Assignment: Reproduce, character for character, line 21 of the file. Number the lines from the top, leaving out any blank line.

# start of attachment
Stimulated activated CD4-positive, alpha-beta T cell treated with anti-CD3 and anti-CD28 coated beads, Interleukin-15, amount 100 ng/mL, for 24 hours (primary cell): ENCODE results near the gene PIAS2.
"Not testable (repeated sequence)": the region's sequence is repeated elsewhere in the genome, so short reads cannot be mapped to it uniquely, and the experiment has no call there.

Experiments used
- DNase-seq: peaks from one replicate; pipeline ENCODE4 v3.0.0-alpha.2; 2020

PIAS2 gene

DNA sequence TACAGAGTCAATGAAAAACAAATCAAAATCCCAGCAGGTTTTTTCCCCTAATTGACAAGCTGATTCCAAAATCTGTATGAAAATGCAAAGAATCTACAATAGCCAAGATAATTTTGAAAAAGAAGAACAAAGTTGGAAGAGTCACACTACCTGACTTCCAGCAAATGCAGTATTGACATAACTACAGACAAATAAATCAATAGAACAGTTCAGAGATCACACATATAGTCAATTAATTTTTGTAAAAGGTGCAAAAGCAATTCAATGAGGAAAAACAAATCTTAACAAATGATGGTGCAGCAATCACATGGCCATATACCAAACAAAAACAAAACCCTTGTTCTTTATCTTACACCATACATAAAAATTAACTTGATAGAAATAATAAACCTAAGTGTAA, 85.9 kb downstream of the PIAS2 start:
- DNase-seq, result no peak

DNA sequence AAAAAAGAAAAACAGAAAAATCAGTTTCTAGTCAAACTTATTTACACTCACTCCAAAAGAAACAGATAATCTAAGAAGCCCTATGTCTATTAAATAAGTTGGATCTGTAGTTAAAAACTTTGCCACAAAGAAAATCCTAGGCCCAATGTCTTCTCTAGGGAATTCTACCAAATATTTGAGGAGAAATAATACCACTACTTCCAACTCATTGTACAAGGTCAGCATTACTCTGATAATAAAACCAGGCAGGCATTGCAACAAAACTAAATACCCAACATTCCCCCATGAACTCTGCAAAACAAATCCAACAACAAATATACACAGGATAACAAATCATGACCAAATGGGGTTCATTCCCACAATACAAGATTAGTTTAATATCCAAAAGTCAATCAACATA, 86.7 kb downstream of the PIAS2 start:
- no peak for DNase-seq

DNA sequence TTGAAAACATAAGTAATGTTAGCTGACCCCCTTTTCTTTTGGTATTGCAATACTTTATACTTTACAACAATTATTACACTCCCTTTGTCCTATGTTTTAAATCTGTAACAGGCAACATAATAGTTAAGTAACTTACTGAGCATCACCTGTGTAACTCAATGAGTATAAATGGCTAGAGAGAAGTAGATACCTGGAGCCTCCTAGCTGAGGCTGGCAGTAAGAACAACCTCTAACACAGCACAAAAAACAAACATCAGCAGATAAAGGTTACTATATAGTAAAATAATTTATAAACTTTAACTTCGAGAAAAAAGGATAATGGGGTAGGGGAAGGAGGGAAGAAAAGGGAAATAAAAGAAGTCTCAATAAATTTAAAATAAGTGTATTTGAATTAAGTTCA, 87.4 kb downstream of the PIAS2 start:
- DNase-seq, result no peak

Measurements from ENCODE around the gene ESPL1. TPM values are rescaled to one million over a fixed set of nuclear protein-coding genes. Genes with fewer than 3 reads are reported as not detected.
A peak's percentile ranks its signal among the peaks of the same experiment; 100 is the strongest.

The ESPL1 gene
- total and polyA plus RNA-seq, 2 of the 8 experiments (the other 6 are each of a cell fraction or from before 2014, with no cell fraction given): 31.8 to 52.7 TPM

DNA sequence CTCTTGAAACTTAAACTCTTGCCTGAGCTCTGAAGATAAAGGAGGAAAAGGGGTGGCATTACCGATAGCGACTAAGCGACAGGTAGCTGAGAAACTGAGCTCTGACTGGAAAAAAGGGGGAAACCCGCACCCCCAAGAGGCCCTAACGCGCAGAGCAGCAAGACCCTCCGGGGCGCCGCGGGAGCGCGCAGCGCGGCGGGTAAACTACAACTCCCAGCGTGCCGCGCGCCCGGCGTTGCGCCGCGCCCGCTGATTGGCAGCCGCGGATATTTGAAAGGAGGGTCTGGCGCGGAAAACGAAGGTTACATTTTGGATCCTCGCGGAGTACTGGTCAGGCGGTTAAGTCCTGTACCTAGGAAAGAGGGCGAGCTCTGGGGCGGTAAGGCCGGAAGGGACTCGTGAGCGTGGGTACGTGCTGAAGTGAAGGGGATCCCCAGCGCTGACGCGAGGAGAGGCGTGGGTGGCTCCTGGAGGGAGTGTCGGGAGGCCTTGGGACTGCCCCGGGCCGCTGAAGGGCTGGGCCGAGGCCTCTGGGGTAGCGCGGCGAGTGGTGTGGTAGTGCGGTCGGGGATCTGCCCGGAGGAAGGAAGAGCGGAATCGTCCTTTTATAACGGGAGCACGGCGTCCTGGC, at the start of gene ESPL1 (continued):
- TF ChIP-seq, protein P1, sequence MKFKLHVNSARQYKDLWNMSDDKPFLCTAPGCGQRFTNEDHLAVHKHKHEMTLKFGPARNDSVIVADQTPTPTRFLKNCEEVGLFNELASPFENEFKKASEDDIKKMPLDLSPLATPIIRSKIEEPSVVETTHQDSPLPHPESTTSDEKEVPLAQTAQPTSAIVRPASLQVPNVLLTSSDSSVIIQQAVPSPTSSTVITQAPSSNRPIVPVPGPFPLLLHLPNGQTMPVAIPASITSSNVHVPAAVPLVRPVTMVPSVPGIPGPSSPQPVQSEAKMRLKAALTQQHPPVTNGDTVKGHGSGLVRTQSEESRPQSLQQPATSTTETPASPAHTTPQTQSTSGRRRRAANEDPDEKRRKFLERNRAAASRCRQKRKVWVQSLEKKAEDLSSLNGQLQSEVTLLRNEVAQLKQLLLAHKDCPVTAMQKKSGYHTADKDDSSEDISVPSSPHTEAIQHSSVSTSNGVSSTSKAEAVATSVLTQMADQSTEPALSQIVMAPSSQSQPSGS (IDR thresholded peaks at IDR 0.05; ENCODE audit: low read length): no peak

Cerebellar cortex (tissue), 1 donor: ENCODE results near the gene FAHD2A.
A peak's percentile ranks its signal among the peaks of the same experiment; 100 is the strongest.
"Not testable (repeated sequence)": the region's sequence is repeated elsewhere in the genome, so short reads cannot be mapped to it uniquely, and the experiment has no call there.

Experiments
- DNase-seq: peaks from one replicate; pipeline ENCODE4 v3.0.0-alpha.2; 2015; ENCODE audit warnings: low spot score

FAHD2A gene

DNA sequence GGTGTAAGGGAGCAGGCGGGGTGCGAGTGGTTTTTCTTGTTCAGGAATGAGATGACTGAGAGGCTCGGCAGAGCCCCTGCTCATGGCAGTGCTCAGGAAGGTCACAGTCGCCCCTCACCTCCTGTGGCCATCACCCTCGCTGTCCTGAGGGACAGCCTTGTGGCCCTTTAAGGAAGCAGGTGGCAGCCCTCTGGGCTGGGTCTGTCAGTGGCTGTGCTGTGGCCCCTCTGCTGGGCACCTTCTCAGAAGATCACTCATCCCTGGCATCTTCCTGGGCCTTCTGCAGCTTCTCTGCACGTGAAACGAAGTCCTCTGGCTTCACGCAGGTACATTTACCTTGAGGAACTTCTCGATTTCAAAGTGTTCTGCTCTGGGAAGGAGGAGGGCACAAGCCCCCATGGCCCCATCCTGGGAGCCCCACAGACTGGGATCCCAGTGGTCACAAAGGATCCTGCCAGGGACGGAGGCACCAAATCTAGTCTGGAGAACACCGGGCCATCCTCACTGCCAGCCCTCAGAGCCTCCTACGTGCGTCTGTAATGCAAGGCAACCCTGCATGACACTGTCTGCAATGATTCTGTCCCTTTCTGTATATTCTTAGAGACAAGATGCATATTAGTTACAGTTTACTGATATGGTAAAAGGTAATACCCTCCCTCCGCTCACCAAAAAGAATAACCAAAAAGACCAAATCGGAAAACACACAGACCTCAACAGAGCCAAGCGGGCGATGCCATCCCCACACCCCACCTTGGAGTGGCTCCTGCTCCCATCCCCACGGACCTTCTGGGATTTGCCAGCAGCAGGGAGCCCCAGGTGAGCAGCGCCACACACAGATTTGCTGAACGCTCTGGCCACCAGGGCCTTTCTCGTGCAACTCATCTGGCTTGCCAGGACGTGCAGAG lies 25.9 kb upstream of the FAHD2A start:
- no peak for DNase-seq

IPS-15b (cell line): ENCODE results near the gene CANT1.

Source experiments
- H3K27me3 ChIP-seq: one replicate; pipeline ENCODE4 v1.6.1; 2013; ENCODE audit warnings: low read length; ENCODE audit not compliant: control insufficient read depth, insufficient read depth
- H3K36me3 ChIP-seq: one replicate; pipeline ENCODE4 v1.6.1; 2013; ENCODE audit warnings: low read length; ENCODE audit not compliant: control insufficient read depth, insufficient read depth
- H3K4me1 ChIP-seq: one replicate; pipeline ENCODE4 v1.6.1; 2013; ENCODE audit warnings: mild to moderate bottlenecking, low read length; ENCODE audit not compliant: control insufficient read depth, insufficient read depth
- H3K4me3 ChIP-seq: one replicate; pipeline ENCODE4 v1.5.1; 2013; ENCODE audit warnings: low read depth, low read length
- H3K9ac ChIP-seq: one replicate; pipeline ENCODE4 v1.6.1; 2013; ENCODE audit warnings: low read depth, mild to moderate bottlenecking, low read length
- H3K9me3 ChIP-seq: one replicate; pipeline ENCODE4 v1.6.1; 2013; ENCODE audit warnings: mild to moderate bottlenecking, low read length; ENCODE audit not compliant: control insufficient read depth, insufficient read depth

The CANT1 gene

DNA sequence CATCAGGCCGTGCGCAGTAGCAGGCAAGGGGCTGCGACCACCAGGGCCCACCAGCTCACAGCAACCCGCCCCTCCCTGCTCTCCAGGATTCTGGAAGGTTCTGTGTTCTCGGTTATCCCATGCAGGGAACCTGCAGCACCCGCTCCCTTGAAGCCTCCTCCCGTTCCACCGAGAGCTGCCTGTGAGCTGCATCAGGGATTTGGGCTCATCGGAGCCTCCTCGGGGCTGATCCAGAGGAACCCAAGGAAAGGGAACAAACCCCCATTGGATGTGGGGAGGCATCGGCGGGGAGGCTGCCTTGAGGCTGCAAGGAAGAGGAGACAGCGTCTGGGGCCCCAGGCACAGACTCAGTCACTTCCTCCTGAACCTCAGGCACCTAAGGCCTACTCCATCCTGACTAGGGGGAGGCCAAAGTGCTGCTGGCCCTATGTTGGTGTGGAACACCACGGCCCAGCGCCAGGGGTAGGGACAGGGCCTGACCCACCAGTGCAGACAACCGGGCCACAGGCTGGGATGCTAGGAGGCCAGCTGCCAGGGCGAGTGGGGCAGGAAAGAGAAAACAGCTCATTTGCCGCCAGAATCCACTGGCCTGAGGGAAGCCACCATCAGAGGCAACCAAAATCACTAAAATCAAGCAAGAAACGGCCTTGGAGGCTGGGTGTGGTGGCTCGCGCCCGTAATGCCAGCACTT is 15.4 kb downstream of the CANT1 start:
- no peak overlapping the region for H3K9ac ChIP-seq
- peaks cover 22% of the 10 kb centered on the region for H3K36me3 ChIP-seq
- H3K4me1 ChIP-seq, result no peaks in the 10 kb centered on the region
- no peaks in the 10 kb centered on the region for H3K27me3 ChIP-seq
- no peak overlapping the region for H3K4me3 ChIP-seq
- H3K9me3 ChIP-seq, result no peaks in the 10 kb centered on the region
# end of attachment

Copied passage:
Experiments